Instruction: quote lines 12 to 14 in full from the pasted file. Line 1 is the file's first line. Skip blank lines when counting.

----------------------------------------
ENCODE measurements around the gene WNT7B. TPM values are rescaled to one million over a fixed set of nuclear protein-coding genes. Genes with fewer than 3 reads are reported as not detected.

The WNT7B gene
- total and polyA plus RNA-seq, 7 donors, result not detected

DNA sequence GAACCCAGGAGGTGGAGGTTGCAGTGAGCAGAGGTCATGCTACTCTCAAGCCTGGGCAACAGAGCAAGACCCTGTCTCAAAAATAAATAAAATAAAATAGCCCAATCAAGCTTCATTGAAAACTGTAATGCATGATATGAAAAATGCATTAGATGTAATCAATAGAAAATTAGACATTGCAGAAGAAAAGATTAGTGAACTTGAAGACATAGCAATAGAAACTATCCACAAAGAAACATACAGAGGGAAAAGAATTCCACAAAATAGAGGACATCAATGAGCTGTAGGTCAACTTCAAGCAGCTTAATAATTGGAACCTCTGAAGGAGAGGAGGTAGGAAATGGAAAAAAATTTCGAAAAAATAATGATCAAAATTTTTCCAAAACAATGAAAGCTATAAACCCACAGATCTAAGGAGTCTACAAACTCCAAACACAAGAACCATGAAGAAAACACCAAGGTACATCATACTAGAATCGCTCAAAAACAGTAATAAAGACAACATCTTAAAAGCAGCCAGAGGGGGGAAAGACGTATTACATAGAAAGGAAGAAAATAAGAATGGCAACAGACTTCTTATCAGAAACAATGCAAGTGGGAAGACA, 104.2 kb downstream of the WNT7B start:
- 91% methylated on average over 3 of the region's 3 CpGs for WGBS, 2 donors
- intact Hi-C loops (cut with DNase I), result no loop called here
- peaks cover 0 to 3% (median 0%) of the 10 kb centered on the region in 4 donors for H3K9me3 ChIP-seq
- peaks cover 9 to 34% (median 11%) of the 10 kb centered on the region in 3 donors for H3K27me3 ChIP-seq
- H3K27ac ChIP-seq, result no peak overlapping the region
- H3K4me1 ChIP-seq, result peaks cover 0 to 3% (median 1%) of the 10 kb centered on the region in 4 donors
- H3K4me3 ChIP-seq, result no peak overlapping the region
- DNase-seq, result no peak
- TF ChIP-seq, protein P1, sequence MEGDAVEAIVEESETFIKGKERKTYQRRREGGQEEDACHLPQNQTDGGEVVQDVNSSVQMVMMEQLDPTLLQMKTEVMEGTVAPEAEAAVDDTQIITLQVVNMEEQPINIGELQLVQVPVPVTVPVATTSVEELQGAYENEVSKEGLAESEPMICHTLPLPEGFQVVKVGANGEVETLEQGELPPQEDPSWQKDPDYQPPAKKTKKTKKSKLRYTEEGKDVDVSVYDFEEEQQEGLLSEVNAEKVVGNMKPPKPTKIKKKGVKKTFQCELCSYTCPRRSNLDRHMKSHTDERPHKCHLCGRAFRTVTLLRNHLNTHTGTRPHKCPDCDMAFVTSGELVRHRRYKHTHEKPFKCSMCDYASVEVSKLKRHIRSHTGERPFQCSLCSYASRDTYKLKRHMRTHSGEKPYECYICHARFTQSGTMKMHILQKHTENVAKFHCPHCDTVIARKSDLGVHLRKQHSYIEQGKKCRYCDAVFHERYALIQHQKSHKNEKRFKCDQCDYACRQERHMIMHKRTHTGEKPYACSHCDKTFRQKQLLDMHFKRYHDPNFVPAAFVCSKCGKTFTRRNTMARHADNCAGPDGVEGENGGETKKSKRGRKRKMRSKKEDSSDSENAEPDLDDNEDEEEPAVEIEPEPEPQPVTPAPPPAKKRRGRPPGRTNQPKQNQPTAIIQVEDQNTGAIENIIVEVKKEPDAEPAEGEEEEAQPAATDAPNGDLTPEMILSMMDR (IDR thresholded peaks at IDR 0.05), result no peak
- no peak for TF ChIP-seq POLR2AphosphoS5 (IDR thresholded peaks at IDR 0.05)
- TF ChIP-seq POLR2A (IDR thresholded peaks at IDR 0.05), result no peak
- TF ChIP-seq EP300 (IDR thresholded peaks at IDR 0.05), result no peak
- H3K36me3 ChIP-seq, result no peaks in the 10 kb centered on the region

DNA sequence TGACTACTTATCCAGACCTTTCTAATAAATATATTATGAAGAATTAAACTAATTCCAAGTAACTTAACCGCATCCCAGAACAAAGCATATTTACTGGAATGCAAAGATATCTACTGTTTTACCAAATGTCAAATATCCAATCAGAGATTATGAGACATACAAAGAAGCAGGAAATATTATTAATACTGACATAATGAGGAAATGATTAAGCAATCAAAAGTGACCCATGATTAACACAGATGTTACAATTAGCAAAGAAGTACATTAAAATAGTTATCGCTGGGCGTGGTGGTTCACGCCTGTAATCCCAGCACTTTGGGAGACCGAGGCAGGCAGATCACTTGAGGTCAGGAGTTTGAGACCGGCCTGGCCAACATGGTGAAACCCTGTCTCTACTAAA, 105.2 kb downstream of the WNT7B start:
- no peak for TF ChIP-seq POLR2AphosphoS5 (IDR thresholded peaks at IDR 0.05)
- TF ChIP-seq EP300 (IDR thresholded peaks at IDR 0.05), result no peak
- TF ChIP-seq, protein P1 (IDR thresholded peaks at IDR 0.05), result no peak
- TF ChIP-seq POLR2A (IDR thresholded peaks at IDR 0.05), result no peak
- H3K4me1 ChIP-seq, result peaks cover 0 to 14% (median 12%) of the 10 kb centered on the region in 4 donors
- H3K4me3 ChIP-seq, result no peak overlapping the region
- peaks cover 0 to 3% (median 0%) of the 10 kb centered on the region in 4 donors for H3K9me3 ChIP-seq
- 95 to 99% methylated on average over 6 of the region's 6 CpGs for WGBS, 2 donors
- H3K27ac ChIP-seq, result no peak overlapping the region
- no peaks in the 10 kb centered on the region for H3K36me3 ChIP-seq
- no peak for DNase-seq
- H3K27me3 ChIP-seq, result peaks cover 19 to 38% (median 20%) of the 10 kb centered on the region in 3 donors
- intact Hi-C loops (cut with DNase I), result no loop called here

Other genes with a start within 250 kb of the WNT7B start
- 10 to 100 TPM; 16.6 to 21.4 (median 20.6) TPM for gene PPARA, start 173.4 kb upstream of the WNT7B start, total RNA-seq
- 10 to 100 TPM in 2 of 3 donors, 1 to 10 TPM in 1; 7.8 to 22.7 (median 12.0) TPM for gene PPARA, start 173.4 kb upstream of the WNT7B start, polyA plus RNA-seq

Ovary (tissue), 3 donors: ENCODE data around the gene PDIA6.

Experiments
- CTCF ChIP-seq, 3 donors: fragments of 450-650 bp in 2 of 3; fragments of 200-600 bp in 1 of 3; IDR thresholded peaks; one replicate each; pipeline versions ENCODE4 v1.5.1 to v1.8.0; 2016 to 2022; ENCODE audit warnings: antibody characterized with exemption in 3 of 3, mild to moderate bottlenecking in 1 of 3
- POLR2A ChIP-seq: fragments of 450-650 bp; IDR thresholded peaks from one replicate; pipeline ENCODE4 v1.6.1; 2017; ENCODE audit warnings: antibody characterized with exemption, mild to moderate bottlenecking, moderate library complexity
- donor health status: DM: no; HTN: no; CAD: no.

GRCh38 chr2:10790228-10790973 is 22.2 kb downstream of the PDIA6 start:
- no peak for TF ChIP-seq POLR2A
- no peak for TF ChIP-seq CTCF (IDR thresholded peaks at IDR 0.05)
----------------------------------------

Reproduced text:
- DNase-seq, result no peak
- TF ChIP-seq, protein P1, sequence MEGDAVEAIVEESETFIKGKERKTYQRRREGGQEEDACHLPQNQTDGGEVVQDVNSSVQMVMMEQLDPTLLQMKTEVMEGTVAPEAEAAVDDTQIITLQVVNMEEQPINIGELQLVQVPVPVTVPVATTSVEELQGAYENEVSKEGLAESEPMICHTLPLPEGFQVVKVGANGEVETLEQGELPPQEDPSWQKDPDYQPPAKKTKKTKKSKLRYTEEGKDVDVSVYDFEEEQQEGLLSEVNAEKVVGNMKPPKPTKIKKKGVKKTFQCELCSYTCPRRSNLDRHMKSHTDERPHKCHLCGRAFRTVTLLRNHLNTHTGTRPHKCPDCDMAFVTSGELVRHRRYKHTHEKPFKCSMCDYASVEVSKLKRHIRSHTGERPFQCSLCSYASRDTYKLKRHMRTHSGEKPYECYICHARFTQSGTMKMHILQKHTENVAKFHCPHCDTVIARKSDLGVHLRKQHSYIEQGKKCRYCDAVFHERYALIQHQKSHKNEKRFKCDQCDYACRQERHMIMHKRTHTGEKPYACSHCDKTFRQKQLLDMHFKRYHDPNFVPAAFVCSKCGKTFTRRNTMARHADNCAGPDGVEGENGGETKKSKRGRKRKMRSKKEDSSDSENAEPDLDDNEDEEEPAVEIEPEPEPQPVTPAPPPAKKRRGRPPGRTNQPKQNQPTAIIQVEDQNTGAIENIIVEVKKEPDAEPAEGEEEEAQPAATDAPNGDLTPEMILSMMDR (IDR thresholded peaks at IDR 0.05), result no peak
- no peak for TF ChIP-seq POLR2AphosphoS5 (IDR thresholded peaks at IDR 0.05)